Diving into Water Issues Both Near and Far
Great Lakes Region
U-M Launches Great Lakes Water Center
Through a $4.5 million, three-year grant from the Fred A. and Barbara M. Erb Family Foundation with matching funds from U-M, scientists and partners across the region will conduct research on the effectiveness of various restoration projects concerned with the Great Lakes, the world’s largest group of freshwater lakes and a vital ecosystem.
Forming Valuable Research Partnerships
The Great Lakes Integrated Sciences Assessment Center, a partnership between U-M, Michigan State University and The Ohio State University, is contributing to long-term sustainability through its research and outreach focused on agriculture, watershed management, urban management, and natural resources-based tourism.
Sharing Expertise at the White House
Don Scavia, professor and special counsel on sustainability to the president of U-M, and Knute Nadelhoffer, professor of ecology and evolutionary biology and director of the U-M Biological Station, were invited to join 80 environmental, sustainability and academic leaders to talk about future plans for the world’s largest grouping of freshwater lakes at the White House Great Lakes Summit in February 2012.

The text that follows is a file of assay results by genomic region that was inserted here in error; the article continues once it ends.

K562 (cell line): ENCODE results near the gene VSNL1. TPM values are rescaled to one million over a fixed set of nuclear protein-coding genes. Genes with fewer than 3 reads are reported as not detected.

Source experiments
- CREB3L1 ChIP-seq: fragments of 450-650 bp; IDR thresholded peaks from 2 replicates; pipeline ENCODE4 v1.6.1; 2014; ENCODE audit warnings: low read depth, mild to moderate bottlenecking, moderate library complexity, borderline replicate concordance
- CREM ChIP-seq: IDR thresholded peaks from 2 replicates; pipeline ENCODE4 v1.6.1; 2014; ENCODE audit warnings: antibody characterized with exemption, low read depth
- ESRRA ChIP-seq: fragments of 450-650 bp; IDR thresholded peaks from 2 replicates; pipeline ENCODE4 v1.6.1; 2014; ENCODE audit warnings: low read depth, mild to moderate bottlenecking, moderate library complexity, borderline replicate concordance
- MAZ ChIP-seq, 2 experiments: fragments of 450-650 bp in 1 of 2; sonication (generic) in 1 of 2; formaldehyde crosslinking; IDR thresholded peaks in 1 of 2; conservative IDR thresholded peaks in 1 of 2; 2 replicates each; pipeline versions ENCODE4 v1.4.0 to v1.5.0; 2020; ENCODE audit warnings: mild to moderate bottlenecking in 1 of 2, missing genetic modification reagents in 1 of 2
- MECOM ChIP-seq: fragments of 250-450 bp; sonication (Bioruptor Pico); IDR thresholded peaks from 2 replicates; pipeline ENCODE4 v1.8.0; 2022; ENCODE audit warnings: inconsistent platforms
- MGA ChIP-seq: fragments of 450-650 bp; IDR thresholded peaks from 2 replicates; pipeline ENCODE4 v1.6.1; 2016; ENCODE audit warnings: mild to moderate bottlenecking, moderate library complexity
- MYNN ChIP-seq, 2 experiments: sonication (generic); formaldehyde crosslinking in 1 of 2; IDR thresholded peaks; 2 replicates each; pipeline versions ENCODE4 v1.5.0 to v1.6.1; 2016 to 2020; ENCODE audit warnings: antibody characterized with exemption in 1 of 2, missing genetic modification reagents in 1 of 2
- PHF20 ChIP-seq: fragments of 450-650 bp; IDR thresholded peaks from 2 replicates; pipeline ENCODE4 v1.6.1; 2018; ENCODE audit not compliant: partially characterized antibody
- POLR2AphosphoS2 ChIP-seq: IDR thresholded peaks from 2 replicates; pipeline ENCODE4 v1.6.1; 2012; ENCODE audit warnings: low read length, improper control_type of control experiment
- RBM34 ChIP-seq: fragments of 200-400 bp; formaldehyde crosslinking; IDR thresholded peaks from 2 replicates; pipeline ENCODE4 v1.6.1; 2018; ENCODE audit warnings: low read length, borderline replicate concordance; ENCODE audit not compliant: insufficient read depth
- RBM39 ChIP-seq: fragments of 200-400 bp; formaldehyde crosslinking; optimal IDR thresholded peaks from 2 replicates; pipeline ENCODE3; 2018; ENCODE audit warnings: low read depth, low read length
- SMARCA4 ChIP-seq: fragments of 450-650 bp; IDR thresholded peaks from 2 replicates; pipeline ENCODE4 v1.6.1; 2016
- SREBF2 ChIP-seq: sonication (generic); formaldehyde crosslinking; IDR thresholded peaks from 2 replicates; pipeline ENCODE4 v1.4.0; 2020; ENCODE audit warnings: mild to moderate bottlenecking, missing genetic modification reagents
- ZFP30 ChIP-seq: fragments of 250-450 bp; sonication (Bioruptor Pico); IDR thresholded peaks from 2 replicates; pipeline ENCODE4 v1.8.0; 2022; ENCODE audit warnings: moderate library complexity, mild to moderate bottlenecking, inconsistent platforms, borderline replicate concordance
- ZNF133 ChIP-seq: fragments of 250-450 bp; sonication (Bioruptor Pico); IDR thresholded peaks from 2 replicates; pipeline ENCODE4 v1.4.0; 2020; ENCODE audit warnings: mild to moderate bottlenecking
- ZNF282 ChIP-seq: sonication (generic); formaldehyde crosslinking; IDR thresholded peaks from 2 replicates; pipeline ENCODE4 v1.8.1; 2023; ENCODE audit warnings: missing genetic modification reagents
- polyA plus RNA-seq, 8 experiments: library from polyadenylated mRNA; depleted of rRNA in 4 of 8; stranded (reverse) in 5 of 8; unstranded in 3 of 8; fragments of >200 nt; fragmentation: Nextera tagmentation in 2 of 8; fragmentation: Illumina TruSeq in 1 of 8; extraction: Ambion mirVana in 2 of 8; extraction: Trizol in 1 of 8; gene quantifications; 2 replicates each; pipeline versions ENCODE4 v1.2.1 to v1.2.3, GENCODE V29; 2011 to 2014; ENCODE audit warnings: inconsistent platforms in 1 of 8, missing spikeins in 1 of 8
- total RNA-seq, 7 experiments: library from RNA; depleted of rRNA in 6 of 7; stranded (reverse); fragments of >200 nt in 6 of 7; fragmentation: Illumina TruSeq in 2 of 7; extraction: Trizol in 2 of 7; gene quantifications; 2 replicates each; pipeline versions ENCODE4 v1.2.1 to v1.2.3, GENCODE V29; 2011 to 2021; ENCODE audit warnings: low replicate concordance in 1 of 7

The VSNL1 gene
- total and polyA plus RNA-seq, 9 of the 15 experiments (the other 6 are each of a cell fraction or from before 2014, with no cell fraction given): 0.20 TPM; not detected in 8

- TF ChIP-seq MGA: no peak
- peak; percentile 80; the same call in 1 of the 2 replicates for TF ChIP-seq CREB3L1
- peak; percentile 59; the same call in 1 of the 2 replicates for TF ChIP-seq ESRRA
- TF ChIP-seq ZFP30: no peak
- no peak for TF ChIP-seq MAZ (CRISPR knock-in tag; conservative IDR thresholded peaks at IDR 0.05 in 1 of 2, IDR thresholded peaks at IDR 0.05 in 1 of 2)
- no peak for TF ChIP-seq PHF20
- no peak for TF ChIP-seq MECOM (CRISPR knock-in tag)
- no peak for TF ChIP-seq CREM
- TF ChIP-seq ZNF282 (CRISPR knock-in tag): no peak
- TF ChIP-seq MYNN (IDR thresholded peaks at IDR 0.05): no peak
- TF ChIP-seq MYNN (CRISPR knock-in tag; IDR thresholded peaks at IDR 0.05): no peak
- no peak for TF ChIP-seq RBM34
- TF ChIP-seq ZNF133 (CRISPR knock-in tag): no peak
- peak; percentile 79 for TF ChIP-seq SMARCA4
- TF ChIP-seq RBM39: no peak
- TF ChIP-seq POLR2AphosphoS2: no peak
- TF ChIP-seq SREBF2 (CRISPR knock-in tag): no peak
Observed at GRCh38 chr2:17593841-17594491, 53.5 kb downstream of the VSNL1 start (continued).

U.S. and Canadian citizens use drinking water supplied by the Great Lakes
In ghana and Peru
U-M’s Graham Environmental Sustainability Institute and the Center for Global Health are co-sponsoring two research projects addressing water-quality impacts on public health, one in Ghana and the other in Peru.
The first project is seeking to find alternatives for safe, healthy and environmentally sound gold mining in resource-limited Ghana, where certain water safety issues are related to small-scale gold mining.
The team in Peru is investigating the linkage between drinking-water bacterial contamination and gastric cancer and ways to provide safe water that could prevent these infections.